ARLINGTON - As more than 600 people continue to sift through the tons of debris, the weight of what they're seeing has become almost too much to bear.
"It impacts all of us, it takes a toll. "This rubble pile is just a challenge, it's just a challenge so we're tired," said Lt. Richard Burke, Bellevue Fire Dept.
Many of these men and women are local neighbors with no formal training who rushed to the scene within hours and have never left.
"They're finding their loved ones and looking for their loved ones and that makes it even more difficult. We talked to a guy this morning who said, 'I know everybody we've uncovered so far,'" said WSP Psychology Director Dr. Dan Clark.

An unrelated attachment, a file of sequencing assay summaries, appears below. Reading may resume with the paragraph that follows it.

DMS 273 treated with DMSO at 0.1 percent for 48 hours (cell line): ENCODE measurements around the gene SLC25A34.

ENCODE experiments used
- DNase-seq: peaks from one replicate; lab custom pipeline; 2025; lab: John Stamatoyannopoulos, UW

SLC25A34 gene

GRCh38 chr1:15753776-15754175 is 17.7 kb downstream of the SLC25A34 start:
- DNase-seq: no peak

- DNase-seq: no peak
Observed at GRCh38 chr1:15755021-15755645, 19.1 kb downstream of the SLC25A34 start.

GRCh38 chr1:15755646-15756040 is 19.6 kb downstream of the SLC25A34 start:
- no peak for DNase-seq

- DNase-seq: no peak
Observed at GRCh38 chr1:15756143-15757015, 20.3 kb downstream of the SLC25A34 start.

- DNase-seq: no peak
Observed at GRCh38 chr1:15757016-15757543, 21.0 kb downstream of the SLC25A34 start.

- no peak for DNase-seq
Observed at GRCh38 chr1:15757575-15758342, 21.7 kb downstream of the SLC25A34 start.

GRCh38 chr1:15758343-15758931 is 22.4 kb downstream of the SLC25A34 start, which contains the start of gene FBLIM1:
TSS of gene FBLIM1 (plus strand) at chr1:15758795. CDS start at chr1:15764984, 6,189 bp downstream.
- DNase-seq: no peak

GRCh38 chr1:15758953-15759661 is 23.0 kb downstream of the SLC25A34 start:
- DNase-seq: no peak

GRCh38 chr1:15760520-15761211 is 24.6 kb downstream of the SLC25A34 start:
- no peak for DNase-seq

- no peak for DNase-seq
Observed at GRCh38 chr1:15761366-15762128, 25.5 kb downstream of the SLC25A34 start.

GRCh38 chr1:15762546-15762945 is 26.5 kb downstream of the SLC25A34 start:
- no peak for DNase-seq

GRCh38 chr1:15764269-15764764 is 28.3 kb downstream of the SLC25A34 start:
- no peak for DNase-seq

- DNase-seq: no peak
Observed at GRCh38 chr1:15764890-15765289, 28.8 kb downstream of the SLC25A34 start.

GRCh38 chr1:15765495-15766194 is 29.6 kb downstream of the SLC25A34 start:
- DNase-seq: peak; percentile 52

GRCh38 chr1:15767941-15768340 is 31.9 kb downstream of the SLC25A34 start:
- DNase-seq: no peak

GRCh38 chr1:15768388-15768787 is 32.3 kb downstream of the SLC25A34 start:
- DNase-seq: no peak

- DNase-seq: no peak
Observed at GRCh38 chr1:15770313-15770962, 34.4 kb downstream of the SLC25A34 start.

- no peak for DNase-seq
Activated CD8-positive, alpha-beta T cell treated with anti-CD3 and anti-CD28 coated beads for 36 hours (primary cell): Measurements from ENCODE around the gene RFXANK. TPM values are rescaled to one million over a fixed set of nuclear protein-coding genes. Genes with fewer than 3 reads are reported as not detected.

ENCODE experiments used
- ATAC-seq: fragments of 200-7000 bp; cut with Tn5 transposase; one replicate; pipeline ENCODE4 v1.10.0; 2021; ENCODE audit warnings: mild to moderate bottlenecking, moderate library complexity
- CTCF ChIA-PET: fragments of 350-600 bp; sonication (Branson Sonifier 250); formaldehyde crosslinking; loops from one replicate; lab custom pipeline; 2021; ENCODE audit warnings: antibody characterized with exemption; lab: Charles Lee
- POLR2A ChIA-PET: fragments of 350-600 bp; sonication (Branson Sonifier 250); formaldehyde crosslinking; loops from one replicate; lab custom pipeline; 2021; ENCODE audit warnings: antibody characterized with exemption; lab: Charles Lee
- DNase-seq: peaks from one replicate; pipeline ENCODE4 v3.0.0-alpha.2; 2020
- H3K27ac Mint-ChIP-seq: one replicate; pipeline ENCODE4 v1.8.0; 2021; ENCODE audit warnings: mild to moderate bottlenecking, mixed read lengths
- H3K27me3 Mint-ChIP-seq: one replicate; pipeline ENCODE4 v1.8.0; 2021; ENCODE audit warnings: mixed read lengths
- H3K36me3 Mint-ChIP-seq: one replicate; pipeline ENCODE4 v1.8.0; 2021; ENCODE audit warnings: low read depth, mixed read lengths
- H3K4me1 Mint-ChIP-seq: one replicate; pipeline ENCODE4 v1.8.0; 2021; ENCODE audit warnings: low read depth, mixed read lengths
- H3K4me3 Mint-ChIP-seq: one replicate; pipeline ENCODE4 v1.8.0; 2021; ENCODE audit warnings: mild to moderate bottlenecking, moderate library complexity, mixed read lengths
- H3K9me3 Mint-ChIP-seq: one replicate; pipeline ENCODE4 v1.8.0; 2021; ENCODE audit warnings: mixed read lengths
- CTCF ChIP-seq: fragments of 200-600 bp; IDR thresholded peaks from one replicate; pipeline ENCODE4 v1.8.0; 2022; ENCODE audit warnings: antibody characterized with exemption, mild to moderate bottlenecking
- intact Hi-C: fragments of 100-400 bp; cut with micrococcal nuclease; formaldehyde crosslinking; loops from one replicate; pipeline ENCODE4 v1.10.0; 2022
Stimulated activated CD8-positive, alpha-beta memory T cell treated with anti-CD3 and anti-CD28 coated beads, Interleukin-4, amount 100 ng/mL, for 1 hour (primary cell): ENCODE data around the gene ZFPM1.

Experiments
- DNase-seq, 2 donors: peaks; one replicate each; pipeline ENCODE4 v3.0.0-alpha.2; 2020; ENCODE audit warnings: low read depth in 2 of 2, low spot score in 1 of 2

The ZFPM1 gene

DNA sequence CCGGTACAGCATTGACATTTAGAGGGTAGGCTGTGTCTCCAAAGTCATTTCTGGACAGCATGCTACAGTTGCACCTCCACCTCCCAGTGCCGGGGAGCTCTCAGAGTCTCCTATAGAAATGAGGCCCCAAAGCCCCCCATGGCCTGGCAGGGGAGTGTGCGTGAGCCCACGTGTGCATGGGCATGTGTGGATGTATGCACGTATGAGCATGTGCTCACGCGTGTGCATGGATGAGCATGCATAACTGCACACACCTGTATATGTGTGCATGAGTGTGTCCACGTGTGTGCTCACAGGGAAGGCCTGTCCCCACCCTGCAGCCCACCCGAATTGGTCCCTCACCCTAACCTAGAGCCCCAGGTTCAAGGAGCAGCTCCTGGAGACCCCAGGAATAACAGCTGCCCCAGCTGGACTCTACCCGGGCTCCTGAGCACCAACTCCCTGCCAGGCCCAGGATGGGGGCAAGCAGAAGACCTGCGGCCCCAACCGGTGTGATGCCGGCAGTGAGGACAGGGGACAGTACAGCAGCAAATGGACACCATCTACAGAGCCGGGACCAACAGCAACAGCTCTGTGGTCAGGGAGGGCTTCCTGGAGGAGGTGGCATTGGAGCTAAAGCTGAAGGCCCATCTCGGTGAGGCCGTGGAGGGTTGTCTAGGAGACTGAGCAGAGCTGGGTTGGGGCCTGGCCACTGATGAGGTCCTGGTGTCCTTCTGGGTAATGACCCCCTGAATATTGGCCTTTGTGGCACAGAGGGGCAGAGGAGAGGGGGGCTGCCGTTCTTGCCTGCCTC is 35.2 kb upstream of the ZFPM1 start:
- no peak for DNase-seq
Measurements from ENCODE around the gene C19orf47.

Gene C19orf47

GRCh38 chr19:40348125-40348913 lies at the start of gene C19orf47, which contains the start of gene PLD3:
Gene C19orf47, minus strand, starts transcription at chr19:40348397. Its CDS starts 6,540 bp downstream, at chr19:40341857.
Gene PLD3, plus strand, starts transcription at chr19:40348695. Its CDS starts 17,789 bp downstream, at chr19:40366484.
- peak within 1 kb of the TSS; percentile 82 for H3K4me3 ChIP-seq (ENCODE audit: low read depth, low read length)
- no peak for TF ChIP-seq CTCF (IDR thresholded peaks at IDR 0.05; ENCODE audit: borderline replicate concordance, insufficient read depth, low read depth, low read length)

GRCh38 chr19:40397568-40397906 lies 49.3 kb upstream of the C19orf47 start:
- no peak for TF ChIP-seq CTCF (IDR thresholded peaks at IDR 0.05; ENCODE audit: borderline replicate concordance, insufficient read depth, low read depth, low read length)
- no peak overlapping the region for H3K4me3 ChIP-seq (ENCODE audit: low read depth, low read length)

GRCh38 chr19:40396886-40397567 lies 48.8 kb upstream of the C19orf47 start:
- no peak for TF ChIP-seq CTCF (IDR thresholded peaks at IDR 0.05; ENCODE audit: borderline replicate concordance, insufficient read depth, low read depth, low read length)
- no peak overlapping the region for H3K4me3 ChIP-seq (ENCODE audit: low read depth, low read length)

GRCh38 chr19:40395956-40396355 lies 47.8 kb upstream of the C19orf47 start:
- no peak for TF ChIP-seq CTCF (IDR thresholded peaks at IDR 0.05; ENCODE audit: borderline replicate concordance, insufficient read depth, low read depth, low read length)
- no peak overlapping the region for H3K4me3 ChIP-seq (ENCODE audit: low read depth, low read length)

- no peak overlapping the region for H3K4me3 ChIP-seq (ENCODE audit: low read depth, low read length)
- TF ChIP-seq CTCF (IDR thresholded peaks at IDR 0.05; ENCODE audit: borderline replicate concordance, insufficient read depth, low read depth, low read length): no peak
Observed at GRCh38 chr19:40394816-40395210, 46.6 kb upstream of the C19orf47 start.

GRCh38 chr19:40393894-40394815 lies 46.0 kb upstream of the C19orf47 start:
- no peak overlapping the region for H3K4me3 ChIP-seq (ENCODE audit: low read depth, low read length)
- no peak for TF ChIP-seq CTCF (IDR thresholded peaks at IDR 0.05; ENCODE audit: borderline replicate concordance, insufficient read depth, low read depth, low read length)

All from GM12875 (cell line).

Dr. Clark has been on the ground for days. His team, along with chaplains and other stress experts, are doing all they can to help. As grueling as the work is, he found many of the volunteers refused to leave.
"They often have what we call a '1000 yard stare.' They're staring off and not seeing much of anything," he added.
The key? Get them to open up, Lt. Burke said, and perhaps take a day off.
"Get them some sleep, back with their families, try to put some normalcy back into their lives because we may need them back out here," said Burke.